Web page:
• Glutamate uptake by astrocytes and synaptic cleft concentration can be measured using liquid scintillation spectrometry and radiolabeled glutamate (H3 glutamate) (Lallement et al. 1991). Liquid scintillation spectrometry counts the activity of a radioactive sample by mixing the glutamate with a liquid scintillator (a material that fluorescens) and count photon emissions.
  • Another mechanism to measure the glutamate concentration in the synaptic cleft is by microdialysis sampling. This mechanism is inexpensive and easy to use. When microdialysis is paired with other analytical methods such as High-Pressure Liquid Chromatography (HPLC), there is a higher instrumental selectivity and sensitivity (Watson et al. 2006).

Domain of Applicability

A description of the scientific basis for the indicated domains of applicability and the WoE calls (if provided).  More help

Taxa:

Zebrafish neurotransmitter systems, including glutamate, are being used more for investigating chemical toxicity (Horzmann and Freeman 2016). Some cited sources above have data from rat experiments.

Life Stage:

Glutamate is functional throughout all life stages. Liu et al. (1996) suggests that immature rat brains show less glutamate-induced neurotoxicity than adult brains.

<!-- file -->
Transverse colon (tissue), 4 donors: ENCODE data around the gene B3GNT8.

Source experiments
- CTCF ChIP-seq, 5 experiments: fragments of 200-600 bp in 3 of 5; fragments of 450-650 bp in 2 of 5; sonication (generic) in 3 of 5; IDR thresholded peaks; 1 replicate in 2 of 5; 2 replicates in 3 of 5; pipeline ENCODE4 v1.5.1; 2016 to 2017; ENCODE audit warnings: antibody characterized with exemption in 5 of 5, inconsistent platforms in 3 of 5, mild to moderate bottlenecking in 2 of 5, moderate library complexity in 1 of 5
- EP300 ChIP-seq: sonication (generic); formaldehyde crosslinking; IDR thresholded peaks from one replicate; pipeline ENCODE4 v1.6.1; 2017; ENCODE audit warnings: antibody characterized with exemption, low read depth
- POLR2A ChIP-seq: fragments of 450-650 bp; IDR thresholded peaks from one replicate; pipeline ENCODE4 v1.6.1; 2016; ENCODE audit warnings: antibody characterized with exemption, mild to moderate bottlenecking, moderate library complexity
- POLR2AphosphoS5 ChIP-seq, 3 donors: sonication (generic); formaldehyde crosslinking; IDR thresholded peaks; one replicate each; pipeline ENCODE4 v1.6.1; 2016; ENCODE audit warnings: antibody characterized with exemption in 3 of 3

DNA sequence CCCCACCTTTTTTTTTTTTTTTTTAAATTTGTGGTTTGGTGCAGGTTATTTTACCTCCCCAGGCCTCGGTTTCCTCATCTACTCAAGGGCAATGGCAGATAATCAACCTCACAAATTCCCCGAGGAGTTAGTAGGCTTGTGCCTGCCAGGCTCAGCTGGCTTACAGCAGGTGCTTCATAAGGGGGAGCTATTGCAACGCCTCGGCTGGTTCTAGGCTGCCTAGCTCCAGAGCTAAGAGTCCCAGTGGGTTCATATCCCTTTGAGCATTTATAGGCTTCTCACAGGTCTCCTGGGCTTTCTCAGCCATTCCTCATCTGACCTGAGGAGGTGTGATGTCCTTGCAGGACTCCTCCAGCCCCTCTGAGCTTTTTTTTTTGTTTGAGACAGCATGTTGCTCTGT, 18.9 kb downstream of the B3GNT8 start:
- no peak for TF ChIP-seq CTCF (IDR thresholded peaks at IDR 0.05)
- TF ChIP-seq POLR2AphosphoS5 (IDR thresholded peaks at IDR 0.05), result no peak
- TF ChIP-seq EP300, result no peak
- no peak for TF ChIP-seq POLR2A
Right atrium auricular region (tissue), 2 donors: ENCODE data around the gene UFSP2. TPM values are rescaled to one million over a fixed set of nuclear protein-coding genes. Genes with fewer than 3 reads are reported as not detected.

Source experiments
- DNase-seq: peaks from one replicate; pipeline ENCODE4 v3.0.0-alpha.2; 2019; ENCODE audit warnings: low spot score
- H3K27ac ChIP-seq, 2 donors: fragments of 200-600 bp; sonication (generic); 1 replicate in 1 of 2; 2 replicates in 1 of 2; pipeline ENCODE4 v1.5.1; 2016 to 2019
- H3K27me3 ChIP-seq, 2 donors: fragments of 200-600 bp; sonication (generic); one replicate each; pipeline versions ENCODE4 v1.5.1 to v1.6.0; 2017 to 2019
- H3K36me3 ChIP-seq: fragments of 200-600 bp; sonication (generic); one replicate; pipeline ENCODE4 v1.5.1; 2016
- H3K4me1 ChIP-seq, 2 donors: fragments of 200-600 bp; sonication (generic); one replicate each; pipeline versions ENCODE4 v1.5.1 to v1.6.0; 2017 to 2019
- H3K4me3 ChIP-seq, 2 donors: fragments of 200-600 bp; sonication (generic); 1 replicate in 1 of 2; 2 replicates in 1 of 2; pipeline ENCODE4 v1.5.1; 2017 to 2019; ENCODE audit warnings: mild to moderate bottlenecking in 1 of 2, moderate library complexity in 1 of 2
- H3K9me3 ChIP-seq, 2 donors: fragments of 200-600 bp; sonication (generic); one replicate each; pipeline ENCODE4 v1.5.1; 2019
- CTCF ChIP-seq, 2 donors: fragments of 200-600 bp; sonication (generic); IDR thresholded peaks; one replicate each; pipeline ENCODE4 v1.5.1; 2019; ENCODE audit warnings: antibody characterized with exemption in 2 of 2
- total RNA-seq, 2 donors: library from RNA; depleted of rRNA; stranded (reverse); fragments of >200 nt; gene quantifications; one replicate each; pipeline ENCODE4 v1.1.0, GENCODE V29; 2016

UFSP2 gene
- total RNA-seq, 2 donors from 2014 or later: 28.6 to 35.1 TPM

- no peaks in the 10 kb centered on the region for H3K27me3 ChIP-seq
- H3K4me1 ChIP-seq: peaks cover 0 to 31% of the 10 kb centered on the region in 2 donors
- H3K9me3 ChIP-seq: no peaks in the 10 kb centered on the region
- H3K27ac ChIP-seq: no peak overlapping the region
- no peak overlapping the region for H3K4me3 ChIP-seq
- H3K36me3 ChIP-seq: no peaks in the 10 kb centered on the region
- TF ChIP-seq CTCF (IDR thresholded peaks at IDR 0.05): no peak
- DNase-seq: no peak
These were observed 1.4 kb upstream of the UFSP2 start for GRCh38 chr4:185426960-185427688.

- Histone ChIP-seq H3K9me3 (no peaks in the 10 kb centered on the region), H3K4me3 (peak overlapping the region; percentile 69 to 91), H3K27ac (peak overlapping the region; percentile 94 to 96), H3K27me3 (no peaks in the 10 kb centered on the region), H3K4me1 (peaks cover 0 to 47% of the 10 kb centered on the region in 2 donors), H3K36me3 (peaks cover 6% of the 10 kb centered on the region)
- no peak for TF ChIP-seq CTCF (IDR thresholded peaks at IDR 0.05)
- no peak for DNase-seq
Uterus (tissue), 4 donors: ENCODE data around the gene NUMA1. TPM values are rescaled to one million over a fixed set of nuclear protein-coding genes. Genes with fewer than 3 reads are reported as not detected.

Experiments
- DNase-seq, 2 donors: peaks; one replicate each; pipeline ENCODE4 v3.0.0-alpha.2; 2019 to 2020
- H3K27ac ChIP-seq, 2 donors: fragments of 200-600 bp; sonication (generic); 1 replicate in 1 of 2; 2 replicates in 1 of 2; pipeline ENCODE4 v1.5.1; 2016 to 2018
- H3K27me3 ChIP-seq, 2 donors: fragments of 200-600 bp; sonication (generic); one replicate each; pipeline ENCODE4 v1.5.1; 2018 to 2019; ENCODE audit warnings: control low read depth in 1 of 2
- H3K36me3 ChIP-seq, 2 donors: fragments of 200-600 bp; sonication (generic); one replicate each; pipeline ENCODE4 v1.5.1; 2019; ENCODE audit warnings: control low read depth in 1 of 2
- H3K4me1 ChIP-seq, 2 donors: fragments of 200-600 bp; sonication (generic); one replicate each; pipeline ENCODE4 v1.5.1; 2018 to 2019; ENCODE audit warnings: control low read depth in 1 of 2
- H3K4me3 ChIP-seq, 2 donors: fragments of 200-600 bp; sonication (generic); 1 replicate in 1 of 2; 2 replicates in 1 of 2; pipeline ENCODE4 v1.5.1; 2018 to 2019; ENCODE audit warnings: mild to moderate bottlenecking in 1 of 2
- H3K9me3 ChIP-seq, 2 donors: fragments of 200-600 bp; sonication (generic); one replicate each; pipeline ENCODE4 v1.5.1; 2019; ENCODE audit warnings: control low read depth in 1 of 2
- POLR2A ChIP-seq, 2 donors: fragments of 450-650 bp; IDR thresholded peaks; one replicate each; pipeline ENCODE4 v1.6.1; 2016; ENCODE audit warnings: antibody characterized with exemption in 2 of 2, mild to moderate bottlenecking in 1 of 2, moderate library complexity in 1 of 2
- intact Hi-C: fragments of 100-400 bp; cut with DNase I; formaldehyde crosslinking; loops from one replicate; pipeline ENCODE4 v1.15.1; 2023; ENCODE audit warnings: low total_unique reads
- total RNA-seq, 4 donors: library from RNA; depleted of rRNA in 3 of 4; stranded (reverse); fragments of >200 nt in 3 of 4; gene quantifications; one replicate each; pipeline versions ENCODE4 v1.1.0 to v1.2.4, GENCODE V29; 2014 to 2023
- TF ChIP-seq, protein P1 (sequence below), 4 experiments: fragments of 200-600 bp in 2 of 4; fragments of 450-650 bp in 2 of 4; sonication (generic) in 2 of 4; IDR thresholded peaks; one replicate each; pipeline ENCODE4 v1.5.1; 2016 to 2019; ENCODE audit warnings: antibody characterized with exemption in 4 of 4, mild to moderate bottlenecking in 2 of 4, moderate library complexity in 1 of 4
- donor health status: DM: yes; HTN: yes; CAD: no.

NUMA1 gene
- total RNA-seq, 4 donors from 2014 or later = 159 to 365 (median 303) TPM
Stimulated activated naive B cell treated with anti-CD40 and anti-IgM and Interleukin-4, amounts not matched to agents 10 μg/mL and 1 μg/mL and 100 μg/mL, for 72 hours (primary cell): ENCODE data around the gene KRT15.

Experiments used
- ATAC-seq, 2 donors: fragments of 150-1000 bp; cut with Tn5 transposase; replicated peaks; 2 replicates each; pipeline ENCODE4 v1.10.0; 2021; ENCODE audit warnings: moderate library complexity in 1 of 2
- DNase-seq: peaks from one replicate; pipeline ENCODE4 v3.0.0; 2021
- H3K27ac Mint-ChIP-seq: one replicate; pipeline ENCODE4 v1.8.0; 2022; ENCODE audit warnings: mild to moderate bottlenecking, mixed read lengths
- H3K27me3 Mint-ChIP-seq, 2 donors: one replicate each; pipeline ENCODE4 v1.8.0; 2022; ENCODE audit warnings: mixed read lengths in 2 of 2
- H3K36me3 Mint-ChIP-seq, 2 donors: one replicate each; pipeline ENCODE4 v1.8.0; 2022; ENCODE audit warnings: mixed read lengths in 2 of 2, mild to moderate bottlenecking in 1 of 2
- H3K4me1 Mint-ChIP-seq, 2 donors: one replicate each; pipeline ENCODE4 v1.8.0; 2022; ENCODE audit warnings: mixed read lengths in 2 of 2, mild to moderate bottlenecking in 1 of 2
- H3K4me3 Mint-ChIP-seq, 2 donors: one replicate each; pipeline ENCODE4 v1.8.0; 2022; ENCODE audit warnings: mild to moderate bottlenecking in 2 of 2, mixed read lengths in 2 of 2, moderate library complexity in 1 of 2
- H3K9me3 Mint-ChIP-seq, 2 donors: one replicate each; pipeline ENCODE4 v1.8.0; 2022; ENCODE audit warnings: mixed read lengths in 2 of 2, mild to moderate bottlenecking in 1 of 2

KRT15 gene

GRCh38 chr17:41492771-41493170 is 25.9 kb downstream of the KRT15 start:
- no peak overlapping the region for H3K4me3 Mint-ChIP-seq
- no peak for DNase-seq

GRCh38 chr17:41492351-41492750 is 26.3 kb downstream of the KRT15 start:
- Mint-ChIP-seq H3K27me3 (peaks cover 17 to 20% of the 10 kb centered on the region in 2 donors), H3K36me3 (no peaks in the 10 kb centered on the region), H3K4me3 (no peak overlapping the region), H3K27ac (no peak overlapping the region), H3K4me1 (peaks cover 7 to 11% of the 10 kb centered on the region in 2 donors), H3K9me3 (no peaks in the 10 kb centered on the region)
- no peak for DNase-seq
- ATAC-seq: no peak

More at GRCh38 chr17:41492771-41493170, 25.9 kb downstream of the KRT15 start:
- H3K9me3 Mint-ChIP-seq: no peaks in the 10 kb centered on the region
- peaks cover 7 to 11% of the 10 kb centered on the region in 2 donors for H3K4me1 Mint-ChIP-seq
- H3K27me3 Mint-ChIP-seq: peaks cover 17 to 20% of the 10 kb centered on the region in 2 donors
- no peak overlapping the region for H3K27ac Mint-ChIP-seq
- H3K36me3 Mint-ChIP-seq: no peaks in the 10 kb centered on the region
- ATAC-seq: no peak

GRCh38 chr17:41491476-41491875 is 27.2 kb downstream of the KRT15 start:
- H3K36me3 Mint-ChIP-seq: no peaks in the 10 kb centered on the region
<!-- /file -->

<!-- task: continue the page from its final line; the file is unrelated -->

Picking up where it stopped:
Sex:

Glutamate and glutamate receptors have been studied in both males and females, with similar functionality (Jafarian et al. 2019).

References

List of the literature that was cited for this KE description. More help

Horzmann, K. A. and J. L. Freeman (2016), "Zebrafish get connected: investigating neurotransmission targets and alterations in chemical toxicity.” Toxics 4(3).

Jafarian, M., S. M. Modarres Mousavi, F. Alipour, H. Aligholi, F. Noorbakhsh, M. Ghadipasha, J. Gharehdaghi, C. Kellinghaus, S. Kovac, M. Khaleghi Ghadiri, S. G. Meuth, E. J. Speckmann, W. Stummer and A. Gorji (2019), "Cell injury and receptor expression in the epileptic human amygdala.” Neurobiology of Disease 124. DOI: 10.1016/j.nbd.2018.12.017.

Kandel, E., J. Schwartz, T. Jessell, S. Siegelbaum and A. J. Hudspeth (2013), Principles of Neural Science, Fifth Edition. Blacklick, United States, McGraw-Hill Publishing.

Lallement, G., P. Carpentier, A. Collet, I. Pernot-Marino, D. Baubichon and G. Blanchet (1991), "Effects of soman-induced seizures on different extracellular amino acid levels and on glutamate uptake in rat hippocampus.” Brain Research 563(1-2). DOI: 10.1016/0006-8993(91)91539-D.

Liu, Z., C. E. Stafstrom, M. Sarkisian, P. Tandon, Y. Yang, A. Hori and G. L. Holmes (1996), "Age-dependent effects of glutamate toxicity in the hippocampus.” Brain Res Dev Brain Res 97(2).

McDonough, J. H., Jr. and T. M. Shih (1997), "Neuropharmacological mechanisms of nerve agent-induced seizure and neuropathology.” Neurosci Biobehav Rev 21(5).

Nedergaard, M., T. Takano and A. J. Hansen (2002), "Beyond the role of glutamate as a neurotransmitter.” Nature Reviews Neuroscience 3(9). DOI: 10.1038/nrn916.

Watson, C. J., B. J. Venton and R. T. Kennedy (2006), "In vivo measurements of neurotransmitters by microdialysis sampling.” Analytical Chemistry 78(5).